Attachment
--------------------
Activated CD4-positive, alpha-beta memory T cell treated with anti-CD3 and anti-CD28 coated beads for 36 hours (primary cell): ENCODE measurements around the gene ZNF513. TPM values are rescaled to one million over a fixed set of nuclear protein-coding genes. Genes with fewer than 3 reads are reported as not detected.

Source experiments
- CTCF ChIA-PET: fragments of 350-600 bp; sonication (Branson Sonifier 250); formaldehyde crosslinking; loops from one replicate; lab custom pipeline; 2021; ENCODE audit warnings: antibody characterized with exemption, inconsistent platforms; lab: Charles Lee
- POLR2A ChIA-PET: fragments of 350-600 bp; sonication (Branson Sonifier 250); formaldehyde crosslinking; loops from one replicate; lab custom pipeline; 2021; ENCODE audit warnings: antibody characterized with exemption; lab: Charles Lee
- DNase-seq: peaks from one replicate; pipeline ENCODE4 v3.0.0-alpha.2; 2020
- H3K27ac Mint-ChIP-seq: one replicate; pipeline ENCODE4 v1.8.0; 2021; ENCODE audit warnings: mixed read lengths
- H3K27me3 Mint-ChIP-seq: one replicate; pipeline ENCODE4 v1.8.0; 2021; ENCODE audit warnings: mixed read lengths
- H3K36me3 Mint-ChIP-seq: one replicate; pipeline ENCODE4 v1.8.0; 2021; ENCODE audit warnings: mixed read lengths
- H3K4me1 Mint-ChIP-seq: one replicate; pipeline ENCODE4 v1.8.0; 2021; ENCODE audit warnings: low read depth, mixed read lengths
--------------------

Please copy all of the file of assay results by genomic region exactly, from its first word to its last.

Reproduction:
Activated CD4-positive, alpha-beta memory T cell treated with anti-CD3 and anti-CD28 coated beads for 36 hours (primary cell): ENCODE measurements around the gene ZNF513. TPM values are rescaled to one million over a fixed set of nuclear protein-coding genes. Genes with fewer than 3 reads are reported as not detected.

Source experiments
- CTCF ChIA-PET: fragments of 350-600 bp; sonication (Branson Sonifier 250); formaldehyde crosslinking; loops from one replicate; lab custom pipeline; 2021; ENCODE audit warnings: antibody characterized with exemption, inconsistent platforms; lab: Charles Lee
- POLR2A ChIA-PET: fragments of 350-600 bp; sonication (Branson Sonifier 250); formaldehyde crosslinking; loops from one replicate; lab custom pipeline; 2021; ENCODE audit warnings: antibody characterized with exemption; lab: Charles Lee
- DNase-seq: peaks from one replicate; pipeline ENCODE4 v3.0.0-alpha.2; 2020
- H3K27ac Mint-ChIP-seq: one replicate; pipeline ENCODE4 v1.8.0; 2021; ENCODE audit warnings: mixed read lengths
- H3K27me3 Mint-ChIP-seq: one replicate; pipeline ENCODE4 v1.8.0; 2021; ENCODE audit warnings: mixed read lengths
- H3K36me3 Mint-ChIP-seq: one replicate; pipeline ENCODE4 v1.8.0; 2021; ENCODE audit warnings: mixed read lengths
- H3K4me1 Mint-ChIP-seq: one replicate; pipeline ENCODE4 v1.8.0; 2021; ENCODE audit warnings: low read depth, mixed read lengths